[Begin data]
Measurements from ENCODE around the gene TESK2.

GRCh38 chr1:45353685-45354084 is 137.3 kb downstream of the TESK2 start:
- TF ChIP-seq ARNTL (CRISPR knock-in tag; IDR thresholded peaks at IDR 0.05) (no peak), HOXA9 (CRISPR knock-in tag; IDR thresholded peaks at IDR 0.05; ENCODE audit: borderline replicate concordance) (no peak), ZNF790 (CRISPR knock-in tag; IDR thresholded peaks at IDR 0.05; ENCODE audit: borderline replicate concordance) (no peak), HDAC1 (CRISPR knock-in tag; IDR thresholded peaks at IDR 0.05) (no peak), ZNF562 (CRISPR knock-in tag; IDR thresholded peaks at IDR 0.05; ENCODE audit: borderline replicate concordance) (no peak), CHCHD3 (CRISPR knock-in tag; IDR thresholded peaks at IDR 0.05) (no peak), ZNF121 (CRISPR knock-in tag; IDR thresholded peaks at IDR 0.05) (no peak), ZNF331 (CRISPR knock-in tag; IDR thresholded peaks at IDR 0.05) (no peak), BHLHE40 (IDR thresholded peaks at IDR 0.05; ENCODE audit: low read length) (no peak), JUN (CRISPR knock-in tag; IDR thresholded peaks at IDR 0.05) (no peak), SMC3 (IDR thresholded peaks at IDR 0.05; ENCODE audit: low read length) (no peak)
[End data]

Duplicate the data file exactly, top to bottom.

Measurements from ENCODE around the gene TESK2.

GRCh38 chr1:45353685-45354084 is 137.3 kb downstream of the TESK2 start:
- TF ChIP-seq ARNTL (CRISPR knock-in tag; IDR thresholded peaks at IDR 0.05) (no peak), HOXA9 (CRISPR knock-in tag; IDR thresholded peaks at IDR 0.05; ENCODE audit: borderline replicate concordance) (no peak), ZNF790 (CRISPR knock-in tag; IDR thresholded peaks at IDR 0.05; ENCODE audit: borderline replicate concordance) (no peak), HDAC1 (CRISPR knock-in tag; IDR thresholded peaks at IDR 0.05) (no peak), ZNF562 (CRISPR knock-in tag; IDR thresholded peaks at IDR 0.05; ENCODE audit: borderline replicate concordance) (no peak), CHCHD3 (CRISPR knock-in tag; IDR thresholded peaks at IDR 0.05) (no peak), ZNF121 (CRISPR knock-in tag; IDR thresholded peaks at IDR 0.05) (no peak), ZNF331 (CRISPR knock-in tag; IDR thresholded peaks at IDR 0.05) (no peak), BHLHE40 (IDR thresholded peaks at IDR 0.05; ENCODE audit: low read length) (no peak), JUN (CRISPR knock-in tag; IDR thresholded peaks at IDR 0.05) (no peak), SMC3 (IDR thresholded peaks at IDR 0.05; ENCODE audit: low read length) (no peak)